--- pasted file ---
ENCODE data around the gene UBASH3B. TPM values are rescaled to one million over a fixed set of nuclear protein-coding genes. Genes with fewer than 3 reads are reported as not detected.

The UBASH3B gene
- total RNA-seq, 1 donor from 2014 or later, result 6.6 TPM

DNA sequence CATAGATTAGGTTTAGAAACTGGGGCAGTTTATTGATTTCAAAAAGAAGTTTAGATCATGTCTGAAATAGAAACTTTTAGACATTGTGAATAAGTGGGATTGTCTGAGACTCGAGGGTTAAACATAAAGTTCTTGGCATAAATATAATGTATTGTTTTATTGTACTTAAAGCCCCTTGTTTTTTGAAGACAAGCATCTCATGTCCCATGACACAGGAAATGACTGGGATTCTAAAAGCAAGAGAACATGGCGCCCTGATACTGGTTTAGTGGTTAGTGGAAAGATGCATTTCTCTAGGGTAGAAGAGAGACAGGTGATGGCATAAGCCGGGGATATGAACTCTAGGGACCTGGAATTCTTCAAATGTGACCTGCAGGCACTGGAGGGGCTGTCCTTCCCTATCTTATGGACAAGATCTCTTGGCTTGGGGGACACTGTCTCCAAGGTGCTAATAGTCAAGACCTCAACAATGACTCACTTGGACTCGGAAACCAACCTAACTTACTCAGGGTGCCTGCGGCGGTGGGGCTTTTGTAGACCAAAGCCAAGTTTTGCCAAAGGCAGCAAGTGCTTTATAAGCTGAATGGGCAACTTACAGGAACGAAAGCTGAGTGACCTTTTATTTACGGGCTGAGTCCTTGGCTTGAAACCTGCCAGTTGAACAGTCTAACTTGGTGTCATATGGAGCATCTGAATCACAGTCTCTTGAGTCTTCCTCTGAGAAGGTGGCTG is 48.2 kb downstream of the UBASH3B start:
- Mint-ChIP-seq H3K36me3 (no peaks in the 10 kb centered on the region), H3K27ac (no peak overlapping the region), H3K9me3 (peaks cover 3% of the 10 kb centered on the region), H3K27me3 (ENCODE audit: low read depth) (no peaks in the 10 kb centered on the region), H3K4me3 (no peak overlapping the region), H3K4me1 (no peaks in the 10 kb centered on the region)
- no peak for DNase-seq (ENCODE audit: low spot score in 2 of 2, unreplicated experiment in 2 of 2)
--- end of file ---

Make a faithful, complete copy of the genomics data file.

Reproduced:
ENCODE data around the gene UBASH3B. TPM values are rescaled to one million over a fixed set of nuclear protein-coding genes. Genes with fewer than 3 reads are reported as not detected.

The UBASH3B gene
- total RNA-seq, 1 donor from 2014 or later, result 6.6 TPM

DNA sequence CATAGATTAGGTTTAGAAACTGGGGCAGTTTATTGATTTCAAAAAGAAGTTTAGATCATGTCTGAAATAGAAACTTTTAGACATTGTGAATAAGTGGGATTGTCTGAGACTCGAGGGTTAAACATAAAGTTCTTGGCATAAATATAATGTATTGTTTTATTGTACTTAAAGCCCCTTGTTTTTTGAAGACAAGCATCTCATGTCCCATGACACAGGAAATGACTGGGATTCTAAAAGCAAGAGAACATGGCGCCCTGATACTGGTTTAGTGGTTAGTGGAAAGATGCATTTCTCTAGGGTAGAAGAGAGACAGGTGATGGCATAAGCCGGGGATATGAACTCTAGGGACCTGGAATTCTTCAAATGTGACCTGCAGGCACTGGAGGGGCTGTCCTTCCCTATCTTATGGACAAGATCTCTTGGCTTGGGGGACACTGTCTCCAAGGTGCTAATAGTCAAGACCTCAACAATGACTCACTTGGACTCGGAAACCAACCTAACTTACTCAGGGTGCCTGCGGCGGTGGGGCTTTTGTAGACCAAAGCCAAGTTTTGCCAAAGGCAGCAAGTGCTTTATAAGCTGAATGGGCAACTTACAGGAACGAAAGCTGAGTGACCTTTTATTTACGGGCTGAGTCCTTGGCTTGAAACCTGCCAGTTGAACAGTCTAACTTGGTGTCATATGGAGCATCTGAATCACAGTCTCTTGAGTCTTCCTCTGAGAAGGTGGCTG is 48.2 kb downstream of the UBASH3B start:
- Mint-ChIP-seq H3K36me3 (no peaks in the 10 kb centered on the region), H3K27ac (no peak overlapping the region), H3K9me3 (peaks cover 3% of the 10 kb centered on the region), H3K27me3 (ENCODE audit: low read depth) (no peaks in the 10 kb centered on the region), H3K4me3 (no peak overlapping the region), H3K4me1 (no peaks in the 10 kb centered on the region)
- no peak for DNase-seq (ENCODE audit: low spot score in 2 of 2, unreplicated experiment in 2 of 2)